India

The Challenges Of Implementing GST In India

We’ve been hearing about GST for a while now.  It is important that you know and understand the biggest economic change that India is going to witness with the advent of GST.

Goods and Service Tax or GST as it is popularly known as, is a tax that is set to replace all the indirect taxes that are in force like CST (Central Sales Tax), VAT (Value Added Tax), Service Tax etc.

Even though there is no doubt about the effectiveness of the GST bill, there are questions raised by economists and tax enthusiasts all over the country about the ease of implementation process of the GST.

This apprehension towards implementation is getting stronger by the day because of the visibility of the challenges in doing so.

The Challenges Of Implementing GST In India:

Take a look at some of the challenges ahead with regard to GST implementation.

  • Clubbing Taxes: The biggest challenge of GST implementation is bringing all the indirect taxes under one roof, which is the biggest feature of GST. There has been opposition asking to including purchase tax by a few states. Other states are reluctant about alcohol, tobacco products coming under GST. This is due to the fact that a major chunk of state revenue is derived from these products.
  • Statutory Requirements: As the imposition of GST will be delegated to both state and central government, the constitution has to grant powers to both through an amendment. It is seen as a difficult task as the law expects at least two-thirds majority from the members of the parliament and that isn’t easy given the current political scenario of the country.
  • Make-shift Arrangements: State governments are demanding compensation from the central government as they foresee a major dent in the revenue due to CST losses. This is asked for the first 5 years after the implementation of GST, for which the central government has agreed to 3 years. A final conclusion is yet to be drawn.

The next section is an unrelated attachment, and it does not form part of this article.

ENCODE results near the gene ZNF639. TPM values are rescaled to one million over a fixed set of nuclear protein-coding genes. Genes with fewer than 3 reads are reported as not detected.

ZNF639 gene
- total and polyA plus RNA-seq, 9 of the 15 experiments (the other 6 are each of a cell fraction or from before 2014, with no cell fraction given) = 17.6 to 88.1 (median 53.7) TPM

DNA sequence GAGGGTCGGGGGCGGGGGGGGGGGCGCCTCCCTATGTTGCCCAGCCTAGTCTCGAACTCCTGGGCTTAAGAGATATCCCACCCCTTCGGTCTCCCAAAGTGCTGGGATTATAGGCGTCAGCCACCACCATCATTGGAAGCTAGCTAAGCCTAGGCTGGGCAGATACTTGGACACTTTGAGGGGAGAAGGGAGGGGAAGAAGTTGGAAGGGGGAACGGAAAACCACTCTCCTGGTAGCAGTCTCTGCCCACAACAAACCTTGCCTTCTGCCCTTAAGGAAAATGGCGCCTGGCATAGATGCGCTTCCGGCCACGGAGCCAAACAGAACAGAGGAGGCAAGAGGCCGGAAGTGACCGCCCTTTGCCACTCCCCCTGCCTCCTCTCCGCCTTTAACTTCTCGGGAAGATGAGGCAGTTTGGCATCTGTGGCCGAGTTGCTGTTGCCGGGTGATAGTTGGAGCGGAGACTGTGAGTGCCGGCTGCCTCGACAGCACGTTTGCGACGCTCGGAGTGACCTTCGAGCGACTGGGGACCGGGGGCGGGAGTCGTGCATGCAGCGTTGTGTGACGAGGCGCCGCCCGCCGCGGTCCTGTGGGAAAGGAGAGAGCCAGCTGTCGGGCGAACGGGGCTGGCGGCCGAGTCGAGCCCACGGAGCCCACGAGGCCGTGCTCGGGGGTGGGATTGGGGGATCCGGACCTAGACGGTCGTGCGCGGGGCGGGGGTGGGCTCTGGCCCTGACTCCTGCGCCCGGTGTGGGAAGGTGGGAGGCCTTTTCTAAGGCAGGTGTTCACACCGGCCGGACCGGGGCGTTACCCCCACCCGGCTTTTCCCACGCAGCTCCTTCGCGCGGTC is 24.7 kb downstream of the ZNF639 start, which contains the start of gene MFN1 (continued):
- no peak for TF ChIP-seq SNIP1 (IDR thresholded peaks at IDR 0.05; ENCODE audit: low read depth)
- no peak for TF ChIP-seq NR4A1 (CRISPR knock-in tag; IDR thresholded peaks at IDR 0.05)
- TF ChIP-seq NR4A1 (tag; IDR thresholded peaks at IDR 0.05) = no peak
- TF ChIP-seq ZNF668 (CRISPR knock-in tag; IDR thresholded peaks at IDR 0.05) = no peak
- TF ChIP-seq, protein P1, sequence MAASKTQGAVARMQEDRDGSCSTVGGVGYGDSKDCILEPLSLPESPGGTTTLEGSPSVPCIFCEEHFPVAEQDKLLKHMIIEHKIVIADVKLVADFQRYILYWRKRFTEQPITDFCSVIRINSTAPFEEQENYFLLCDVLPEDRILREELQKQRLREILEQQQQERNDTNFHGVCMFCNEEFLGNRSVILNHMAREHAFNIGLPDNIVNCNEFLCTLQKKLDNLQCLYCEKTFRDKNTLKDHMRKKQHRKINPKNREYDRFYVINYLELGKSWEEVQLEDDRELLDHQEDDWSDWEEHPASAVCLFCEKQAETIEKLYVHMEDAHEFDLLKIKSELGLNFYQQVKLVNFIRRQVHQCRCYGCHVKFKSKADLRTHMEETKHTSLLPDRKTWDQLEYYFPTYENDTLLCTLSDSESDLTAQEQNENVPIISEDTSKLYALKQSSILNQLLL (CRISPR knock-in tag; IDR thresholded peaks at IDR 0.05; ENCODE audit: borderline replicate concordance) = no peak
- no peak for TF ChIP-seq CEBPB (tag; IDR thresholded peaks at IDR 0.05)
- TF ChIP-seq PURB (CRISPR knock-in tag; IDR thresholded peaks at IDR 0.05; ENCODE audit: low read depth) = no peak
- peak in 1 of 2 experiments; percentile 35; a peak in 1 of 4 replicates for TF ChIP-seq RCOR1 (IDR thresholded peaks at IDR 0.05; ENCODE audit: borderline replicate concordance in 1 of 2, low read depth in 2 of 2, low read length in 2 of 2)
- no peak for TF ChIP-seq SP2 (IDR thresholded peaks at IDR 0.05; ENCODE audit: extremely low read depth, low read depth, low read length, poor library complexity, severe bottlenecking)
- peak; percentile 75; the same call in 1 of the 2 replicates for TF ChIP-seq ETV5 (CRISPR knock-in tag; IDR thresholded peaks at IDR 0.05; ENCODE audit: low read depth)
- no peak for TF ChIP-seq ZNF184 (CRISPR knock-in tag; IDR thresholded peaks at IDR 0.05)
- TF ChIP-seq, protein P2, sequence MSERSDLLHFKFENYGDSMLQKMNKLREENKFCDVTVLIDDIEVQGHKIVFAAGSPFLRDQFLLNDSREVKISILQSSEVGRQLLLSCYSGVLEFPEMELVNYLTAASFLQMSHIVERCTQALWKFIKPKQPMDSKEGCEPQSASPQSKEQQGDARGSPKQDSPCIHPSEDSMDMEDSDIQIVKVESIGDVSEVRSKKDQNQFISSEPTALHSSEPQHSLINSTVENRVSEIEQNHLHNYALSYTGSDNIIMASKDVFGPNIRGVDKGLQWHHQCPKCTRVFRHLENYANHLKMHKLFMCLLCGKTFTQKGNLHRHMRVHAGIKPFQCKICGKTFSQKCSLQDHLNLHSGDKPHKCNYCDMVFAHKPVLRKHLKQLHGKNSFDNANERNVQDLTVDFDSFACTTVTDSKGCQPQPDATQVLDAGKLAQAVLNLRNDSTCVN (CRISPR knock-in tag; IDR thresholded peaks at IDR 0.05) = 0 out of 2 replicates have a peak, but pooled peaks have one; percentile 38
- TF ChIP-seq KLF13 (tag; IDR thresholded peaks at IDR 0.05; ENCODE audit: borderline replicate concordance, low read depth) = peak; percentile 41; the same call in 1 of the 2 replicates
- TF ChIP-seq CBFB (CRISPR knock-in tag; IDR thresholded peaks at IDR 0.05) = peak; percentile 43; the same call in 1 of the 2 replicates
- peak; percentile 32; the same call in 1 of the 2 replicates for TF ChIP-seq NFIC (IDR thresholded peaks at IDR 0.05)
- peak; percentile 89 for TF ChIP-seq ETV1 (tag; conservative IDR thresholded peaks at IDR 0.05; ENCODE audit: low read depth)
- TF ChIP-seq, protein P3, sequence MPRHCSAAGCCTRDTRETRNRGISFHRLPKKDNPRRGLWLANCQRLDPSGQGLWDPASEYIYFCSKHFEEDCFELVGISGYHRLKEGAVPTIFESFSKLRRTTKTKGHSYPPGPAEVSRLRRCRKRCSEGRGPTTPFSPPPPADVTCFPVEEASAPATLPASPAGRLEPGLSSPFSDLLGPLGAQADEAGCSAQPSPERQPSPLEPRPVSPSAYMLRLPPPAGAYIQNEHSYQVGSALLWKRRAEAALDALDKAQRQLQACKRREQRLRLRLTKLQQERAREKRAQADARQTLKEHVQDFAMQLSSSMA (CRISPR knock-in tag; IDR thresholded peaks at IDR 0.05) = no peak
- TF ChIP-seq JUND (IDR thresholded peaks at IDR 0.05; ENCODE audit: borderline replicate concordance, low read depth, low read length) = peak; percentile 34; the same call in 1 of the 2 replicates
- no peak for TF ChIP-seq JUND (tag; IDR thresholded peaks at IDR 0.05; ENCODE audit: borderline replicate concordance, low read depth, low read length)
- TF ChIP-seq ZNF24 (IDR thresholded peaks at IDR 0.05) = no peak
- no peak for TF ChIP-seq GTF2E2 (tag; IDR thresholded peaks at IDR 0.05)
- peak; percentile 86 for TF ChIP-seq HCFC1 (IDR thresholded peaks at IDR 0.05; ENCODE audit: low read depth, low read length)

• Framework For Tax Disputes: There has to be a uniform legal procedure for tax disputes and litigations to avoid any confusion.  
  • Defining Inter-State Transactions: With the transportation services available everywhere, the place of sale and consumption may not be the same. This makes it difficult to go forward with revenue allocation.  Hence, it becomes important to define procedures to tackle such problems.
  • Infrastructure For The Collection Process: Proper infrastructure has to be designed to track the movement of goods and services between states, collection and monitoring revenue, identify defaulters etc.
  • Determining GST Rates: This is a major step in ensuring the success of GST. Arriving at rates which are conducive to both the government and public is will be a daunting  task.

These are some of the major challenges in implementing GST in India. But many countries had to go through quite a few challenges similar to this before bringing in any major economical reform. Even with the presence of such challenges— it is important to get through with the GST bill— as the advantages hidden are a lot more than the challenges.